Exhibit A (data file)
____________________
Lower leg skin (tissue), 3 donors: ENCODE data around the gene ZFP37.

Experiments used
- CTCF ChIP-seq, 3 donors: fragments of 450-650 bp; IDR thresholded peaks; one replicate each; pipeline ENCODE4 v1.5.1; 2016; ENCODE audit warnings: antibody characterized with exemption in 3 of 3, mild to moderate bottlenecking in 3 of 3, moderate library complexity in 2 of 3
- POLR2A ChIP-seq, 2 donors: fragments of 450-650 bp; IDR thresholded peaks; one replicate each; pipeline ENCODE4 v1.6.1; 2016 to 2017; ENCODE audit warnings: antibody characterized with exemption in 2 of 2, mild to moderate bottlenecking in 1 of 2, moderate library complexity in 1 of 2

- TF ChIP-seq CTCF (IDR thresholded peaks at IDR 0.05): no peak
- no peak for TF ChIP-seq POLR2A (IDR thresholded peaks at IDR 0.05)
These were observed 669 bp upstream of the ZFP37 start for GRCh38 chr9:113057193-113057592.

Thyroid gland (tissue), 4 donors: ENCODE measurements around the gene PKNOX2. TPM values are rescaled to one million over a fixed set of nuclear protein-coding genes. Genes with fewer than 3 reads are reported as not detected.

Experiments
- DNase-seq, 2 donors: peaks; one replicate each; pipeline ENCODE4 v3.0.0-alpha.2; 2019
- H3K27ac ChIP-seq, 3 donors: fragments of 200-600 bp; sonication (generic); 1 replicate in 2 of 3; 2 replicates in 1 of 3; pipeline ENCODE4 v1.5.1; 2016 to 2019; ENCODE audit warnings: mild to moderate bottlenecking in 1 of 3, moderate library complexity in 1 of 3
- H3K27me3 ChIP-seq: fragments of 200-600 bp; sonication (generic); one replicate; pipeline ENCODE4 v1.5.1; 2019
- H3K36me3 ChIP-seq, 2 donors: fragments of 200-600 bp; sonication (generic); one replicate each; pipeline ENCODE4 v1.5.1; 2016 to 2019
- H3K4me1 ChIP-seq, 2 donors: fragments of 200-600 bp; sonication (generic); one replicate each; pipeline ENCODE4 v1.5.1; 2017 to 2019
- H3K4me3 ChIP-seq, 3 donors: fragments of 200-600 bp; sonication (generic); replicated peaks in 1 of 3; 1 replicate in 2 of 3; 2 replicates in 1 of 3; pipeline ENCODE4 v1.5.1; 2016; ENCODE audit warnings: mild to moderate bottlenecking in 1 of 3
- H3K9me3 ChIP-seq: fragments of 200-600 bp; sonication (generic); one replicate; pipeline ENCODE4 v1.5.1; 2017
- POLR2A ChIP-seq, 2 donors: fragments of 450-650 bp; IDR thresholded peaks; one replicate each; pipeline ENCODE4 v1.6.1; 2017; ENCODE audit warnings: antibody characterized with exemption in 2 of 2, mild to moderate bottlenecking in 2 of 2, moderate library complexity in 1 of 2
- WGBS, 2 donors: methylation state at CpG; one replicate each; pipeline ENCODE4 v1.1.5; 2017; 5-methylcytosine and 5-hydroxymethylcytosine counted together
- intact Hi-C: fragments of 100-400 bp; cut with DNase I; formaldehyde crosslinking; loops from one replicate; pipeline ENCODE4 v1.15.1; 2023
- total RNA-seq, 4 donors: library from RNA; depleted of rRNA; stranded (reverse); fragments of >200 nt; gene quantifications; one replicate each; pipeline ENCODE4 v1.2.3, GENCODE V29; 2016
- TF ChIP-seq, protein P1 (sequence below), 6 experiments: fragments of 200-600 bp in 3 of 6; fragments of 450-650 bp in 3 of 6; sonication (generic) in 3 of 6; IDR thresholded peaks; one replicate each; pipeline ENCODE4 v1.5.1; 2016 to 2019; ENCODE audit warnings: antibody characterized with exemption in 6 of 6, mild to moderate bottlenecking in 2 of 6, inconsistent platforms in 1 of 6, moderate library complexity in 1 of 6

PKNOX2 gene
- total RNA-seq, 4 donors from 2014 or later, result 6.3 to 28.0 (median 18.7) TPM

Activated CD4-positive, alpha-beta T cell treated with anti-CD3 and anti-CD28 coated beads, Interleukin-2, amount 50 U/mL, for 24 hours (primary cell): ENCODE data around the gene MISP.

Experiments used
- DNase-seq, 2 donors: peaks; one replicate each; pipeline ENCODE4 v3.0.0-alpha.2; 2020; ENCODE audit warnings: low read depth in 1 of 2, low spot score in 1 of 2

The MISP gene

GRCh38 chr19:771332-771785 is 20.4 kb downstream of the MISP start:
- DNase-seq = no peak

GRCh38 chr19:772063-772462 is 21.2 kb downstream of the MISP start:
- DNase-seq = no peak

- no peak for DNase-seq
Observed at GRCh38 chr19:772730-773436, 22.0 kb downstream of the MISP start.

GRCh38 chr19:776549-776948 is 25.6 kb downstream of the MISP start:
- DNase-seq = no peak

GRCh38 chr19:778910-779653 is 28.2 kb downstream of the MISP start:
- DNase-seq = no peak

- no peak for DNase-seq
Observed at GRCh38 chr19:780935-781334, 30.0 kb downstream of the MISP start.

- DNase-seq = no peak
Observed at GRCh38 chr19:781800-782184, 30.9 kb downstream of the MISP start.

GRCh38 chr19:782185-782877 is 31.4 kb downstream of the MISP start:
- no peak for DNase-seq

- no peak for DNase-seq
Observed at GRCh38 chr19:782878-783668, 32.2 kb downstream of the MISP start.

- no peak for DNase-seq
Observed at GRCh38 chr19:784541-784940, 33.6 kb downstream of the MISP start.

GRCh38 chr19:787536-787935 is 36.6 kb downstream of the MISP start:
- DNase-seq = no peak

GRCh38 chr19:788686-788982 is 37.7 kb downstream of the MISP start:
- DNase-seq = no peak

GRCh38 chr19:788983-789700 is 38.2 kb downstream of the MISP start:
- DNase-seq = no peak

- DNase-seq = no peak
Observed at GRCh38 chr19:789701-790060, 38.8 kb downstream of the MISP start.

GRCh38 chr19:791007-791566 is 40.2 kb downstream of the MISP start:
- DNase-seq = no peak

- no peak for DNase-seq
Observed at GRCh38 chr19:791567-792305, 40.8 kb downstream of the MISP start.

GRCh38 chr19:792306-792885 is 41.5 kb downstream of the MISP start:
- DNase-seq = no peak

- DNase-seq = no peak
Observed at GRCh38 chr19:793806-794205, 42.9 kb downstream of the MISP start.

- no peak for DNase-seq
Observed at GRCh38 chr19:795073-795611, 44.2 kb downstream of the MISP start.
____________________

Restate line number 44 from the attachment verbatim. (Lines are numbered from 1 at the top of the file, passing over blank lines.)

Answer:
- no peak for DNase-seq